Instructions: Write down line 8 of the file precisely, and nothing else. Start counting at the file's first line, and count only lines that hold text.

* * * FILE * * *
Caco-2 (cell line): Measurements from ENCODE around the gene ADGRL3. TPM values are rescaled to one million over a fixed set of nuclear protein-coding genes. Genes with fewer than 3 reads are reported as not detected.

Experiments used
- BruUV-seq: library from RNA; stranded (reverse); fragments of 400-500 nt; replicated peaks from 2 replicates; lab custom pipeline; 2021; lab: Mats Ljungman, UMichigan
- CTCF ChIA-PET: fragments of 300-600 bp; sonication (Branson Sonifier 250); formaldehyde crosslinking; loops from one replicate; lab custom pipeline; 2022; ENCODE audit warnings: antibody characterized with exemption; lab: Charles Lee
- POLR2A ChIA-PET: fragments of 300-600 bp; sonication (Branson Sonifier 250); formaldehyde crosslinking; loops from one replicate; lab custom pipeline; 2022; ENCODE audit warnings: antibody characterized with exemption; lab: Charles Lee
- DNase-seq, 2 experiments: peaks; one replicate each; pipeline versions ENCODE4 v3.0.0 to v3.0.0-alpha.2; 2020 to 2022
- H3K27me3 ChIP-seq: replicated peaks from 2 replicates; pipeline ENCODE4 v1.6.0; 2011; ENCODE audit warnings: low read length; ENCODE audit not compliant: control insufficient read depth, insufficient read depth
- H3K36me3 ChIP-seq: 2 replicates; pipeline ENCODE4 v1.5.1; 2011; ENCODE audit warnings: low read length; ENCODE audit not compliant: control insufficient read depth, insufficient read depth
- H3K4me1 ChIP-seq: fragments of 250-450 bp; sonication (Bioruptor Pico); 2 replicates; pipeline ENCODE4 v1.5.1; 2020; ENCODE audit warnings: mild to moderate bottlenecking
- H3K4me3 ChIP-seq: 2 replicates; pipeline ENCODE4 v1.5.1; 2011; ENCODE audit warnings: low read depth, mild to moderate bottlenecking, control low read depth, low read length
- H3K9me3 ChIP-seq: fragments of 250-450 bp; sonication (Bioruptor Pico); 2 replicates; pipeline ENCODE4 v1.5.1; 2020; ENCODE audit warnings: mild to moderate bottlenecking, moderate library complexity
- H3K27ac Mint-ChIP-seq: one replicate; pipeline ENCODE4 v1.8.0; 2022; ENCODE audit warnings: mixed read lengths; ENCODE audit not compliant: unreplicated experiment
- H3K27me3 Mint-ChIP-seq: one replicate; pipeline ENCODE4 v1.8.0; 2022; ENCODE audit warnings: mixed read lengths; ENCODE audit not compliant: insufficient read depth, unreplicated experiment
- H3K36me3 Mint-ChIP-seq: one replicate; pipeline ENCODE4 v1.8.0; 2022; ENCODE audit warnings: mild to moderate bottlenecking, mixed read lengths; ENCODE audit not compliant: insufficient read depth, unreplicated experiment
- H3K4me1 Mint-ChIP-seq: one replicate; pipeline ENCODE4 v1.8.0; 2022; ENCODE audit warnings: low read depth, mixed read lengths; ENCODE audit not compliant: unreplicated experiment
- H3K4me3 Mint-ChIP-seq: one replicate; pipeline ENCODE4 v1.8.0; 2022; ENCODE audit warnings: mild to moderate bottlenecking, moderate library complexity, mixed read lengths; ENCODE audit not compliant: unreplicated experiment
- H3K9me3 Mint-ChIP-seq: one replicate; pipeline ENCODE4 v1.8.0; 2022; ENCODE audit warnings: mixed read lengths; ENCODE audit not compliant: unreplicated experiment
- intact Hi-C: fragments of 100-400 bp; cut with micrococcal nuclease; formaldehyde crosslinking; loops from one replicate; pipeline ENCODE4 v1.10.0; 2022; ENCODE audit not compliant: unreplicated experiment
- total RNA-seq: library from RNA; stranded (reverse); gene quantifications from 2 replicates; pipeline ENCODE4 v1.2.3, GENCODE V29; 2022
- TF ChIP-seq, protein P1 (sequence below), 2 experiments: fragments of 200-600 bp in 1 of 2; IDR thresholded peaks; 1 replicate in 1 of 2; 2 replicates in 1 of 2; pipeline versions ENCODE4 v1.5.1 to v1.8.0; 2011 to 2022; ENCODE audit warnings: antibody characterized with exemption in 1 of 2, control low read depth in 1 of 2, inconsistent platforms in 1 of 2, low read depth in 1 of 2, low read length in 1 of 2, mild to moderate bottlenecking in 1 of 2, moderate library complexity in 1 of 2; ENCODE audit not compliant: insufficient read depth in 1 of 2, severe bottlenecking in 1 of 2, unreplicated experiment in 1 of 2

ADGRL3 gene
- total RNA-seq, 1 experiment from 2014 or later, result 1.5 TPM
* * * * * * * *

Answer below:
- H3K36me3 ChIP-seq: 2 replicates; pipeline ENCODE4 v1.5.1; 2011; ENCODE audit warnings: low read length; ENCODE audit not compliant: control insufficient read depth, insufficient read depth